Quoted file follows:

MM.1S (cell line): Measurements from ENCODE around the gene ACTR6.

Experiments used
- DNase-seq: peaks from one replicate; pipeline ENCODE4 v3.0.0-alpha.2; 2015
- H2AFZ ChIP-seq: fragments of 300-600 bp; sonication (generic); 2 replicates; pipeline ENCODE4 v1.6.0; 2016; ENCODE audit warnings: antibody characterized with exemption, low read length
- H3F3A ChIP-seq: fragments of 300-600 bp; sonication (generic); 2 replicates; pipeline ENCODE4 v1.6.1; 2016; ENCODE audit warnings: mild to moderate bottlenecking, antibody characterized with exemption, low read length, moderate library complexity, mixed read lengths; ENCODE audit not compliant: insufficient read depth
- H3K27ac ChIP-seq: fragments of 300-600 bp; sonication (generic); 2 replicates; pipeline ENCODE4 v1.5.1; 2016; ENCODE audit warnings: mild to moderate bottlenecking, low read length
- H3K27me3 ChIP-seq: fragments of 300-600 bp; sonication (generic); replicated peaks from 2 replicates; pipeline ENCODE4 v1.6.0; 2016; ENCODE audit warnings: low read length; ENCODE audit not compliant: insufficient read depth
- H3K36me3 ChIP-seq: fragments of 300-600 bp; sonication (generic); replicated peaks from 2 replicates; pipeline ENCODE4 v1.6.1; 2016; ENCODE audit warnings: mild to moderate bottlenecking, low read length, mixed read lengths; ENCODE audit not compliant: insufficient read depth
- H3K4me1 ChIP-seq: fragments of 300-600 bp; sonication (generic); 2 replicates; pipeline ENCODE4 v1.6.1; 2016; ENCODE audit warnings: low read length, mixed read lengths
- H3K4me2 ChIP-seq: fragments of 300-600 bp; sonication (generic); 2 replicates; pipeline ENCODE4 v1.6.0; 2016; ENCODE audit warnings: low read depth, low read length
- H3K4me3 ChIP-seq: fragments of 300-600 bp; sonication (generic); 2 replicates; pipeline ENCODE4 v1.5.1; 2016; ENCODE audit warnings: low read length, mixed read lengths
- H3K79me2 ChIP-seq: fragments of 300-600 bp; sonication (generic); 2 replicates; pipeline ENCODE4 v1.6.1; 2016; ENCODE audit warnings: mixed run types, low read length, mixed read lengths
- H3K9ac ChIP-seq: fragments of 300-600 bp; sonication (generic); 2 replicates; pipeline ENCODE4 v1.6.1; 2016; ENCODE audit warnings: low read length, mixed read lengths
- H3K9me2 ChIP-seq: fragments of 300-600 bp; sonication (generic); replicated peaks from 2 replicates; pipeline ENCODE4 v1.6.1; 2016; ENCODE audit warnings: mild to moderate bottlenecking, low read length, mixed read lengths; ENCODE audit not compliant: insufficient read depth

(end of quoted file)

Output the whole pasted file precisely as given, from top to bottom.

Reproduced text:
MM.1S (cell line): Measurements from ENCODE around the gene ACTR6.

Experiments used
- DNase-seq: peaks from one replicate; pipeline ENCODE4 v3.0.0-alpha.2; 2015
- H2AFZ ChIP-seq: fragments of 300-600 bp; sonication (generic); 2 replicates; pipeline ENCODE4 v1.6.0; 2016; ENCODE audit warnings: antibody characterized with exemption, low read length
- H3F3A ChIP-seq: fragments of 300-600 bp; sonication (generic); 2 replicates; pipeline ENCODE4 v1.6.1; 2016; ENCODE audit warnings: mild to moderate bottlenecking, antibody characterized with exemption, low read length, moderate library complexity, mixed read lengths; ENCODE audit not compliant: insufficient read depth
- H3K27ac ChIP-seq: fragments of 300-600 bp; sonication (generic); 2 replicates; pipeline ENCODE4 v1.5.1; 2016; ENCODE audit warnings: mild to moderate bottlenecking, low read length
- H3K27me3 ChIP-seq: fragments of 300-600 bp; sonication (generic); replicated peaks from 2 replicates; pipeline ENCODE4 v1.6.0; 2016; ENCODE audit warnings: low read length; ENCODE audit not compliant: insufficient read depth
- H3K36me3 ChIP-seq: fragments of 300-600 bp; sonication (generic); replicated peaks from 2 replicates; pipeline ENCODE4 v1.6.1; 2016; ENCODE audit warnings: mild to moderate bottlenecking, low read length, mixed read lengths; ENCODE audit not compliant: insufficient read depth
- H3K4me1 ChIP-seq: fragments of 300-600 bp; sonication (generic); 2 replicates; pipeline ENCODE4 v1.6.1; 2016; ENCODE audit warnings: low read length, mixed read lengths
- H3K4me2 ChIP-seq: fragments of 300-600 bp; sonication (generic); 2 replicates; pipeline ENCODE4 v1.6.0; 2016; ENCODE audit warnings: low read depth, low read length
- H3K4me3 ChIP-seq: fragments of 300-600 bp; sonication (generic); 2 replicates; pipeline ENCODE4 v1.5.1; 2016; ENCODE audit warnings: low read length, mixed read lengths
- H3K79me2 ChIP-seq: fragments of 300-600 bp; sonication (generic); 2 replicates; pipeline ENCODE4 v1.6.1; 2016; ENCODE audit warnings: mixed run types, low read length, mixed read lengths
- H3K9ac ChIP-seq: fragments of 300-600 bp; sonication (generic); 2 replicates; pipeline ENCODE4 v1.6.1; 2016; ENCODE audit warnings: low read length, mixed read lengths
- H3K9me2 ChIP-seq: fragments of 300-600 bp; sonication (generic); replicated peaks from 2 replicates; pipeline ENCODE4 v1.6.1; 2016; ENCODE audit warnings: mild to moderate bottlenecking, low read length, mixed read lengths; ENCODE audit not compliant: insufficient read depth